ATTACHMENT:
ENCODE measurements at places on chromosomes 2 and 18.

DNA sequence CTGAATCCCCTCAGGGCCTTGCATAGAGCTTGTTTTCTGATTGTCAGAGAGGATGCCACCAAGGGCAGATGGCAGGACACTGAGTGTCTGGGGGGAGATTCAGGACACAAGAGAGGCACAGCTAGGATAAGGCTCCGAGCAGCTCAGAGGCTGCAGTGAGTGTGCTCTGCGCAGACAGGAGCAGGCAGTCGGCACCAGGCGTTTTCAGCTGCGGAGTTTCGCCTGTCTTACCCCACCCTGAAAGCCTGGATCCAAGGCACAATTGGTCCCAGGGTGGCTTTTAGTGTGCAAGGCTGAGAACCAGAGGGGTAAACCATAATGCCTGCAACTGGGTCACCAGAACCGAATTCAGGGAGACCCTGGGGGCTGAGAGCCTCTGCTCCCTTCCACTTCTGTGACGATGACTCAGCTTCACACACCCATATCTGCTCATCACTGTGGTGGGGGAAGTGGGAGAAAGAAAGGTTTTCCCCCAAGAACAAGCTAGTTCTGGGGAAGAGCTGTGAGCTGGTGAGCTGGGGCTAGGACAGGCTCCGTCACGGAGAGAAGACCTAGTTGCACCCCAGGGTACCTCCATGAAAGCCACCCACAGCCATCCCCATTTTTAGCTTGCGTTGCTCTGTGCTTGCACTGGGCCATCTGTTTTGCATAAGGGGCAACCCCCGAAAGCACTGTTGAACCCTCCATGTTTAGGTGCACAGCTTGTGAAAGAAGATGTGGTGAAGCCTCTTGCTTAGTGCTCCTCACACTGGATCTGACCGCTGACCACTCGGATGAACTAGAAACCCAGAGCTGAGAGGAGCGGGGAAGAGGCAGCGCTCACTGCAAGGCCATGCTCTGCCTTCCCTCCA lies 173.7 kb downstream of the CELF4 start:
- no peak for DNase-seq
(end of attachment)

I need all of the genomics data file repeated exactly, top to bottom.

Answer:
ENCODE measurements at places on chromosomes 2 and 18.

DNA sequence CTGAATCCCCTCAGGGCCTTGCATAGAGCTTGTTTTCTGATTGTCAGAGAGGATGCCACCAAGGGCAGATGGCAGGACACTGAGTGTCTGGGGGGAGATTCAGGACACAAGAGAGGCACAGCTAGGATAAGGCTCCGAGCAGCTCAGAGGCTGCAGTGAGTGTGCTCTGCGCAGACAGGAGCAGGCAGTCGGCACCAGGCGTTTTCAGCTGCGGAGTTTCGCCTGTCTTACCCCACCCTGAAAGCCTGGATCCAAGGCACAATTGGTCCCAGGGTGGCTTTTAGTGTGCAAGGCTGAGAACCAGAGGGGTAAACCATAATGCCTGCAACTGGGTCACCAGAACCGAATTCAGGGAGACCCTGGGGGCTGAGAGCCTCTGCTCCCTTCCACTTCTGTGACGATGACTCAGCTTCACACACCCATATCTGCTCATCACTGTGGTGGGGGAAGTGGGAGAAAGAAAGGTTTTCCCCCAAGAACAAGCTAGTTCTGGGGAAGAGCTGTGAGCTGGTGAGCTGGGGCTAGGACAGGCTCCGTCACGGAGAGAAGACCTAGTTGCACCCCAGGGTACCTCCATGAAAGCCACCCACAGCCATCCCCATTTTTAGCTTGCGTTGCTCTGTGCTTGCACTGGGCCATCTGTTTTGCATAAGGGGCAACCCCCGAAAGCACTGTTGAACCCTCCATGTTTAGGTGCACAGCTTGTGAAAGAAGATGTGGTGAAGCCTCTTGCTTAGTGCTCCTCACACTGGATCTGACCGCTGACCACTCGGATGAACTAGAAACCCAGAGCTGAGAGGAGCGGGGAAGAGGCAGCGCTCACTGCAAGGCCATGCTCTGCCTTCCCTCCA lies 173.7 kb downstream of the CELF4 start:
- no peak for DNase-seq